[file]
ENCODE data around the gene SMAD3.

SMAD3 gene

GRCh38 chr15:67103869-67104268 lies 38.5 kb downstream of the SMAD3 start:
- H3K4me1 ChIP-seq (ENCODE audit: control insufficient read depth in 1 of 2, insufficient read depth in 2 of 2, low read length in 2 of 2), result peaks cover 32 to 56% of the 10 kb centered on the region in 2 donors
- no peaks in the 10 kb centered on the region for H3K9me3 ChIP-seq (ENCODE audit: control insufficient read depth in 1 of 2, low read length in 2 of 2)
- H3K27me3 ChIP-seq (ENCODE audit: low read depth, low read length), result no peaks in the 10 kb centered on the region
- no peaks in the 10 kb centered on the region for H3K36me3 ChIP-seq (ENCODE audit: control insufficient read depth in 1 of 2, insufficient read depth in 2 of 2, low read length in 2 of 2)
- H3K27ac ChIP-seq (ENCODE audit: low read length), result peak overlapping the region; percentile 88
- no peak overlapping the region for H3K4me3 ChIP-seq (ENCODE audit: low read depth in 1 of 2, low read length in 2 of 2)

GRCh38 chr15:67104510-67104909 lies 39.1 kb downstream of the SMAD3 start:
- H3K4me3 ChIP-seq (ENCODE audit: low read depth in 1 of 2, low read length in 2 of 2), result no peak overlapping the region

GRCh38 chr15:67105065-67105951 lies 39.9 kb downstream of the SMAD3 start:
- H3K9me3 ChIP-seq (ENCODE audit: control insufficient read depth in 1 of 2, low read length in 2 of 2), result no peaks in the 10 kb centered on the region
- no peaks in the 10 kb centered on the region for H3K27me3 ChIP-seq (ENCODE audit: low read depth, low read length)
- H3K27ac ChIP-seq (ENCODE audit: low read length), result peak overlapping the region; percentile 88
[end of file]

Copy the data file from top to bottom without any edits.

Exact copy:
ENCODE data around the gene SMAD3.

SMAD3 gene

GRCh38 chr15:67103869-67104268 lies 38.5 kb downstream of the SMAD3 start:
- H3K4me1 ChIP-seq (ENCODE audit: control insufficient read depth in 1 of 2, insufficient read depth in 2 of 2, low read length in 2 of 2), result peaks cover 32 to 56% of the 10 kb centered on the region in 2 donors
- no peaks in the 10 kb centered on the region for H3K9me3 ChIP-seq (ENCODE audit: control insufficient read depth in 1 of 2, low read length in 2 of 2)
- H3K27me3 ChIP-seq (ENCODE audit: low read depth, low read length), result no peaks in the 10 kb centered on the region
- no peaks in the 10 kb centered on the region for H3K36me3 ChIP-seq (ENCODE audit: control insufficient read depth in 1 of 2, insufficient read depth in 2 of 2, low read length in 2 of 2)
- H3K27ac ChIP-seq (ENCODE audit: low read length), result peak overlapping the region; percentile 88
- no peak overlapping the region for H3K4me3 ChIP-seq (ENCODE audit: low read depth in 1 of 2, low read length in 2 of 2)

GRCh38 chr15:67104510-67104909 lies 39.1 kb downstream of the SMAD3 start:
- H3K4me3 ChIP-seq (ENCODE audit: low read depth in 1 of 2, low read length in 2 of 2), result no peak overlapping the region

GRCh38 chr15:67105065-67105951 lies 39.9 kb downstream of the SMAD3 start:
- H3K9me3 ChIP-seq (ENCODE audit: control insufficient read depth in 1 of 2, low read length in 2 of 2), result no peaks in the 10 kb centered on the region
- no peaks in the 10 kb centered on the region for H3K27me3 ChIP-seq (ENCODE audit: low read depth, low read length)
- H3K27ac ChIP-seq (ENCODE audit: low read length), result peak overlapping the region; percentile 88